Hiring out dredging

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Posted July 24, 2015

Storm Lake’s tremendous dredging program would not be as far along as it is were it not for the locally organized work crew and infrastructure. As we have noted before, City Infrastructure Director Pat Kelly volunteered to ramrod the operation and the city council agreed. That pledge led to the creation of the Lake Improvement Commission, an authority formed by Storm Lake, Buena Vista County, Lakeside and the Lake Preservation Association with advisory support from the Iowa Department of Natural Resources. It is an exemplar in Iowa for inter-governmental cooperation.

Time has come to bring in an outside dredge company to finish the job.

Kelly is retiring. It is better to let his replacement figure out the municipal operations and local landscape without having to worry about dredging. It has been difficult to find help for what can be a tough, unsavory job in spring and fall. The worker shortage has limited pumping, which is the whole point of the enterprise.

The operation was organized locally at first because we could do it a lot cheaper than the contractor. That was attractive to the state that was largely funding it. Now it sounds as if Dredge America can do it as cheaply as the local effort has.

Commission Administrator Jim Patrick will negotiate a contract with Dredge America to take over. Patrick says it is possible that the company might buy the dredge, which was originally purchased by the county and rebuilt over the years. It sounds like a solid exit strategy. It is estimated that the existing dredge spoil site has only two or three years’ worth of capacity left.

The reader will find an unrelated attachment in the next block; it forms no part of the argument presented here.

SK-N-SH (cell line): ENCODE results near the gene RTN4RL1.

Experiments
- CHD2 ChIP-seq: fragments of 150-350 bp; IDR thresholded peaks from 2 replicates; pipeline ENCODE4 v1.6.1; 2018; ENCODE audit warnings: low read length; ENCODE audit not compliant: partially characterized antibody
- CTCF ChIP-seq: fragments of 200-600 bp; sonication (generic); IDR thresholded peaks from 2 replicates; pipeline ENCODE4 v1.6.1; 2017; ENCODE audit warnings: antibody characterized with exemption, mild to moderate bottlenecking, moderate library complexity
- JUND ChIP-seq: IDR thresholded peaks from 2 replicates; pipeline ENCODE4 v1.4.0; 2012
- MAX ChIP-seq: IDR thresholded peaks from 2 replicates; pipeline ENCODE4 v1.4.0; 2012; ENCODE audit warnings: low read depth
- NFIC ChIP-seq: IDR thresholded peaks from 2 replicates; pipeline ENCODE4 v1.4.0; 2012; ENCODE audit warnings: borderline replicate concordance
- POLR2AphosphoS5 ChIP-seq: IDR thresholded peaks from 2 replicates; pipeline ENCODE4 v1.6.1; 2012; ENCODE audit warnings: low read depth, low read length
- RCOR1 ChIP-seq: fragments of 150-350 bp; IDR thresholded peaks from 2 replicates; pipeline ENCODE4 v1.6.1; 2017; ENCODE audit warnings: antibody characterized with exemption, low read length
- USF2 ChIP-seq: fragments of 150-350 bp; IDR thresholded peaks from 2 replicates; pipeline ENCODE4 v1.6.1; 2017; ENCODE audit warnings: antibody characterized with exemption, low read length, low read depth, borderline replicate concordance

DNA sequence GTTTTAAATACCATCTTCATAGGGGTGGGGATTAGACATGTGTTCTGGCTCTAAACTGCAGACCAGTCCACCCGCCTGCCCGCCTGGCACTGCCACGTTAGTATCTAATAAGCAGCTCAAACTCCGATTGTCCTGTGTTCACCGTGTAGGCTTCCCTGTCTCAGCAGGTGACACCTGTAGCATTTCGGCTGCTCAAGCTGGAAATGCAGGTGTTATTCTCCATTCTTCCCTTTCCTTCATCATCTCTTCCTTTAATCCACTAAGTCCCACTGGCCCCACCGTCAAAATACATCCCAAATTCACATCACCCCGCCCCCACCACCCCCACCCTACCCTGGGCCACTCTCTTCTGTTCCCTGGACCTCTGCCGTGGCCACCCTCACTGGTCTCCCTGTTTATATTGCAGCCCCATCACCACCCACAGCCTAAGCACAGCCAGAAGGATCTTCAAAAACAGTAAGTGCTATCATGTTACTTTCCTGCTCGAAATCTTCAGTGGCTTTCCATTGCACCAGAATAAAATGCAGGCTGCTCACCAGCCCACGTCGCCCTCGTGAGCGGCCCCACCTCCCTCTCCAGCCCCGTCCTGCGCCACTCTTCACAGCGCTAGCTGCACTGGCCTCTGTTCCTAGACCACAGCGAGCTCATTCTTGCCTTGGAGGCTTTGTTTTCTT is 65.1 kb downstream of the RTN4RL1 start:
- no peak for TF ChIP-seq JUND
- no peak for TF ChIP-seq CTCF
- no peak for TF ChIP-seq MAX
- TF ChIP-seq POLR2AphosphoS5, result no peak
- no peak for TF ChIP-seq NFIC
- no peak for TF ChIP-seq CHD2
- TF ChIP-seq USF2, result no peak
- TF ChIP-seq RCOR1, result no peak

Our community’s thanks goes to IDNR for helping to make these arrangements.

A consensus is emerging that greater water clarity is changing the times when walleyes bite. This year, water clarity has been remarkable. It allows light to penetrate, and walleyes don’t like light. When the lake is turbid with suspended sediment — that familiar muddy look — walleyes don’t know what time it is and will bite. So when the lake is turbid the working man can catch a fish at Saturday noon. When it is clear he has to be up before the roosters and after the bar owls.

A clearer, cleaner lake already is having an impact on aquatic life.

It could get a lot clearer.

The Lake Improvement Commission engaged an aquatics engineering firm to study how the water could be further clarified when dredging is complete. The firm, Fyra, of Omaha, Neb., is looking at adding islands to the three already in the lake (which we think Nature eventually will shred). These scientists, one a biologist and the other a geologist engineer, also believe that adding ammonium sulfate to the lake would sink sediment to the bottom and cap it there. It could make the water perfectly clear in a matter of hours. The idea fascinates us, but draws skepticism from anglers with whom we speak. They think it might harm aquatic life. The chemical is added to almost all municipal drinking water systems. And, if the fish and mussels could survive the pollution we already have dumped into the lake, a dose of ammonium sulfate hardly could be worse.

Clearer water will increase vegetation in the lake, which is good for aquatic life but bad for boat motors. At Black Hawk Lake, water clarity has led IDNR to “mow” the weeds with a chopper to keep them in check. It is a problem that can be managed.

The lake is changing, for the better. It will take adjustments for those of us used to the Old Muddy look.